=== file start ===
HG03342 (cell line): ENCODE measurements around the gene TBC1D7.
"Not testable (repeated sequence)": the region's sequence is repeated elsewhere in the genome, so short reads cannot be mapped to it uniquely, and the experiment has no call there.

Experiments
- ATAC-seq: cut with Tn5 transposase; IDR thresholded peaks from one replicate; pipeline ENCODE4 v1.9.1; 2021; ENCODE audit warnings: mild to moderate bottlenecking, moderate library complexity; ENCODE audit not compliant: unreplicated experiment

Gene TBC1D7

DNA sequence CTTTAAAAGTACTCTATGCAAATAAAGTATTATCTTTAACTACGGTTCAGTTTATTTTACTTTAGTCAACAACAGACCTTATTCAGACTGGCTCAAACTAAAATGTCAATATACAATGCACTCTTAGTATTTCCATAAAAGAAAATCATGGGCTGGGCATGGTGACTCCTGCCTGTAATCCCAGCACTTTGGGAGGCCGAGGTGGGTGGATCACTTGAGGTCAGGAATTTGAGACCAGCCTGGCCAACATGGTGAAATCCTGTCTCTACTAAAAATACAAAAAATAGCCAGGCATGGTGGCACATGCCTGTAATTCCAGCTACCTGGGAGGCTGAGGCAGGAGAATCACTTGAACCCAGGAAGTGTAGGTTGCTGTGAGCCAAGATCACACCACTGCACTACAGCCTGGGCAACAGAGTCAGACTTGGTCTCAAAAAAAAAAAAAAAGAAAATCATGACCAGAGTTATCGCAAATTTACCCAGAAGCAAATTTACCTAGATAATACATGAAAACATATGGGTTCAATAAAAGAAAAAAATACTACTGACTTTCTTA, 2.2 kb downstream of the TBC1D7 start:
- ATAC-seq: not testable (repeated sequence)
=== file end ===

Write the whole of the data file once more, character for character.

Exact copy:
HG03342 (cell line): ENCODE measurements around the gene TBC1D7.
"Not testable (repeated sequence)": the region's sequence is repeated elsewhere in the genome, so short reads cannot be mapped to it uniquely, and the experiment has no call there.

Experiments
- ATAC-seq: cut with Tn5 transposase; IDR thresholded peaks from one replicate; pipeline ENCODE4 v1.9.1; 2021; ENCODE audit warnings: mild to moderate bottlenecking, moderate library complexity; ENCODE audit not compliant: unreplicated experiment

Gene TBC1D7

DNA sequence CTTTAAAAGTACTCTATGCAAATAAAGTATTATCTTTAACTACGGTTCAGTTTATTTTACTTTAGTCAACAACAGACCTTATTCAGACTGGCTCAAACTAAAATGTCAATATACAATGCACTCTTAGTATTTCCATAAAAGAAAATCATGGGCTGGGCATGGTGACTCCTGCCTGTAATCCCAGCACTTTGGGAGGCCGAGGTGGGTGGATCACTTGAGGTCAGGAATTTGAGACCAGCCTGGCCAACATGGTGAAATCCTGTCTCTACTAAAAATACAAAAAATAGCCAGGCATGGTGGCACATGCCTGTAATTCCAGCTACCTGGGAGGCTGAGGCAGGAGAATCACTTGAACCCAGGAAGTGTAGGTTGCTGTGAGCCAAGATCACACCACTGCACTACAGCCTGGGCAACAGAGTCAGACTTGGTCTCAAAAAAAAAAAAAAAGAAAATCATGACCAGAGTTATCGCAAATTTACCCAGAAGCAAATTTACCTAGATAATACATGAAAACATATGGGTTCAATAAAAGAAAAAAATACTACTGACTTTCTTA, 2.2 kb downstream of the TBC1D7 start:
- ATAC-seq: not testable (repeated sequence)